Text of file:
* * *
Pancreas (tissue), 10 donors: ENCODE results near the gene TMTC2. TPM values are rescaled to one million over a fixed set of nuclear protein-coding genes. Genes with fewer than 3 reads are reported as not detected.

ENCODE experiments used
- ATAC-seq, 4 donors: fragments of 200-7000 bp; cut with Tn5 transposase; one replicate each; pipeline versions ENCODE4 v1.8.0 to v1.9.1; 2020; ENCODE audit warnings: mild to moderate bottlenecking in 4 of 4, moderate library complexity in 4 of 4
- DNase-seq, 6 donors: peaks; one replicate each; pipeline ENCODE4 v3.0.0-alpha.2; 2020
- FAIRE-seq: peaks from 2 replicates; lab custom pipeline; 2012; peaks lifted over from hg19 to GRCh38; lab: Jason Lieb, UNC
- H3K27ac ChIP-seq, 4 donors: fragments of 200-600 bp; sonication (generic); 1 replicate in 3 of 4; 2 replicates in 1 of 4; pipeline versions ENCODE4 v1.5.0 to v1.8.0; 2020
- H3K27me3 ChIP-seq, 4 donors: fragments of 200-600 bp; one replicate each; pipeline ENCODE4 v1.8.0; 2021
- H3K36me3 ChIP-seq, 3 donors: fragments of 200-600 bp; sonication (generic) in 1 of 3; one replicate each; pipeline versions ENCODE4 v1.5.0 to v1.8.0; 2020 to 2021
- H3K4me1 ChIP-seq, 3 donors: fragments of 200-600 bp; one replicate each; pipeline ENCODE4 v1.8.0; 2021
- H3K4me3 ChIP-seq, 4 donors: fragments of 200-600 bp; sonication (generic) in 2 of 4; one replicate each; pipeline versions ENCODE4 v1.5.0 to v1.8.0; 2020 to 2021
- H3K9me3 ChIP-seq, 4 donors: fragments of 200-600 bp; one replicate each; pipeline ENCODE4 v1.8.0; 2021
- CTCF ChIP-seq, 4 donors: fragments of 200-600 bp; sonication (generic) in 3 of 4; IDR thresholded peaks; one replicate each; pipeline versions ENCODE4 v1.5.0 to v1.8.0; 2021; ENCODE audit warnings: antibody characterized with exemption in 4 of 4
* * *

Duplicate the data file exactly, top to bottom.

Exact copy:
Pancreas (tissue), 10 donors: ENCODE results near the gene TMTC2. TPM values are rescaled to one million over a fixed set of nuclear protein-coding genes. Genes with fewer than 3 reads are reported as not detected.

ENCODE experiments used
- ATAC-seq, 4 donors: fragments of 200-7000 bp; cut with Tn5 transposase; one replicate each; pipeline versions ENCODE4 v1.8.0 to v1.9.1; 2020; ENCODE audit warnings: mild to moderate bottlenecking in 4 of 4, moderate library complexity in 4 of 4
- DNase-seq, 6 donors: peaks; one replicate each; pipeline ENCODE4 v3.0.0-alpha.2; 2020
- FAIRE-seq: peaks from 2 replicates; lab custom pipeline; 2012; peaks lifted over from hg19 to GRCh38; lab: Jason Lieb, UNC
- H3K27ac ChIP-seq, 4 donors: fragments of 200-600 bp; sonication (generic); 1 replicate in 3 of 4; 2 replicates in 1 of 4; pipeline versions ENCODE4 v1.5.0 to v1.8.0; 2020
- H3K27me3 ChIP-seq, 4 donors: fragments of 200-600 bp; one replicate each; pipeline ENCODE4 v1.8.0; 2021
- H3K36me3 ChIP-seq, 3 donors: fragments of 200-600 bp; sonication (generic) in 1 of 3; one replicate each; pipeline versions ENCODE4 v1.5.0 to v1.8.0; 2020 to 2021
- H3K4me1 ChIP-seq, 3 donors: fragments of 200-600 bp; one replicate each; pipeline ENCODE4 v1.8.0; 2021
- H3K4me3 ChIP-seq, 4 donors: fragments of 200-600 bp; sonication (generic) in 2 of 4; one replicate each; pipeline versions ENCODE4 v1.5.0 to v1.8.0; 2020 to 2021
- H3K9me3 ChIP-seq, 4 donors: fragments of 200-600 bp; one replicate each; pipeline ENCODE4 v1.8.0; 2021
- CTCF ChIP-seq, 4 donors: fragments of 200-600 bp; sonication (generic) in 3 of 4; IDR thresholded peaks; one replicate each; pipeline versions ENCODE4 v1.5.0 to v1.8.0; 2021; ENCODE audit warnings: antibody characterized with exemption in 4 of 4